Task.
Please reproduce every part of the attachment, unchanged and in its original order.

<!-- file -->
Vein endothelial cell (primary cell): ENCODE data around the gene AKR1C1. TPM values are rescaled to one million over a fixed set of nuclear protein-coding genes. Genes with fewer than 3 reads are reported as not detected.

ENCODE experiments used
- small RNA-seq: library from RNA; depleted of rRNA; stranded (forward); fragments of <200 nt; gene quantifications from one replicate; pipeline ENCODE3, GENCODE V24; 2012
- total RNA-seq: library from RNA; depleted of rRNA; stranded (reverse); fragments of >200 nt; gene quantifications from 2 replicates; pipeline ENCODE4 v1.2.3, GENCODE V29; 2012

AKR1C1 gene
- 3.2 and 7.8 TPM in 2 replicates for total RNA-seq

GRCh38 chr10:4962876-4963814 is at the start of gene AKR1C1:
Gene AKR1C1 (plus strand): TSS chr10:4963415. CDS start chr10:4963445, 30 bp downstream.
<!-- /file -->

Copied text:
Vein endothelial cell (primary cell): ENCODE data around the gene AKR1C1. TPM values are rescaled to one million over a fixed set of nuclear protein-coding genes. Genes with fewer than 3 reads are reported as not detected.

ENCODE experiments used
- small RNA-seq: library from RNA; depleted of rRNA; stranded (forward); fragments of <200 nt; gene quantifications from one replicate; pipeline ENCODE3, GENCODE V24; 2012
- total RNA-seq: library from RNA; depleted of rRNA; stranded (reverse); fragments of >200 nt; gene quantifications from 2 replicates; pipeline ENCODE4 v1.2.3, GENCODE V29; 2012

AKR1C1 gene
- 3.2 and 7.8 TPM in 2 replicates for total RNA-seq

GRCh38 chr10:4962876-4963814 is at the start of gene AKR1C1:
Gene AKR1C1 (plus strand): TSS chr10:4963415. CDS start chr10:4963445, 30 bp downstream.